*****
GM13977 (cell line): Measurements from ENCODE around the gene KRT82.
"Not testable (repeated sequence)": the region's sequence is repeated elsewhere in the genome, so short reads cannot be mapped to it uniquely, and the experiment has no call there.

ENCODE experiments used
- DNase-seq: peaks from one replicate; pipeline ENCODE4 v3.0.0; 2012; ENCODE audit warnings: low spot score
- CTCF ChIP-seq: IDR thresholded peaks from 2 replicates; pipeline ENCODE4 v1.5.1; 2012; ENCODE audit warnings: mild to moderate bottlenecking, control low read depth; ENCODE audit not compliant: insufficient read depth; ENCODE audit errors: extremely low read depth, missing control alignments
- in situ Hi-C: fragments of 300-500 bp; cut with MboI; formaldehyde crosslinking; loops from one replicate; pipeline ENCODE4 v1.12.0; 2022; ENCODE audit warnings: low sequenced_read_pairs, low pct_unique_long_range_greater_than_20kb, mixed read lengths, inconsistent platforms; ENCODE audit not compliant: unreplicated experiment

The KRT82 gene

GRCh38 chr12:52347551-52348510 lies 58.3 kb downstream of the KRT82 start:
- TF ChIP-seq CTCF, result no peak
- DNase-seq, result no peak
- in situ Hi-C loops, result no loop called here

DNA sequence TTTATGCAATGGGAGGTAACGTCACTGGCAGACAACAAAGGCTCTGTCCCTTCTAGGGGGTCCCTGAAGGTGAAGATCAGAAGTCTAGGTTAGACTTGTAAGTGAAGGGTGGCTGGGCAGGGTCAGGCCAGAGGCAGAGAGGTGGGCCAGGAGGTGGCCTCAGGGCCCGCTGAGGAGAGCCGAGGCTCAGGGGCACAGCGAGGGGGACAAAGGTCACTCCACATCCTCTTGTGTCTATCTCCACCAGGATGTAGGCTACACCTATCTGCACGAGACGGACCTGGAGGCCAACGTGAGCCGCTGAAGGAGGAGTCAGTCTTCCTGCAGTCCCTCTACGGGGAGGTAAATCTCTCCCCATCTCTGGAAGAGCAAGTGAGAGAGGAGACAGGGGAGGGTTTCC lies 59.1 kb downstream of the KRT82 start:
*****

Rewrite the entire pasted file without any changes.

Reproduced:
GM13977 (cell line): Measurements from ENCODE around the gene KRT82.
"Not testable (repeated sequence)": the region's sequence is repeated elsewhere in the genome, so short reads cannot be mapped to it uniquely, and the experiment has no call there.

ENCODE experiments used
- DNase-seq: peaks from one replicate; pipeline ENCODE4 v3.0.0; 2012; ENCODE audit warnings: low spot score
- CTCF ChIP-seq: IDR thresholded peaks from 2 replicates; pipeline ENCODE4 v1.5.1; 2012; ENCODE audit warnings: mild to moderate bottlenecking, control low read depth; ENCODE audit not compliant: insufficient read depth; ENCODE audit errors: extremely low read depth, missing control alignments
- in situ Hi-C: fragments of 300-500 bp; cut with MboI; formaldehyde crosslinking; loops from one replicate; pipeline ENCODE4 v1.12.0; 2022; ENCODE audit warnings: low sequenced_read_pairs, low pct_unique_long_range_greater_than_20kb, mixed read lengths, inconsistent platforms; ENCODE audit not compliant: unreplicated experiment

The KRT82 gene

GRCh38 chr12:52347551-52348510 lies 58.3 kb downstream of the KRT82 start:
- TF ChIP-seq CTCF, result no peak
- DNase-seq, result no peak
- in situ Hi-C loops, result no loop called here

DNA sequence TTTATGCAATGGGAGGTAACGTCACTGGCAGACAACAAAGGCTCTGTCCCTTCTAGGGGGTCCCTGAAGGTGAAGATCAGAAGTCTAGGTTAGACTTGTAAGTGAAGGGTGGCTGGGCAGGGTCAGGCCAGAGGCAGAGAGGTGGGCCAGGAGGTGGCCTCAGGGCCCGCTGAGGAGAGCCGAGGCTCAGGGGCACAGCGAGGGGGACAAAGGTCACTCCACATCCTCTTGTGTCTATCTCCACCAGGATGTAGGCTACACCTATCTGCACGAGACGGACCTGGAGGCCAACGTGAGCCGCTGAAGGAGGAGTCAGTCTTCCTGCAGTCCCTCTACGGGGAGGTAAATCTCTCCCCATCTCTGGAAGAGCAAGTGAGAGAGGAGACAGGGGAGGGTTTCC lies 59.1 kb downstream of the KRT82 start: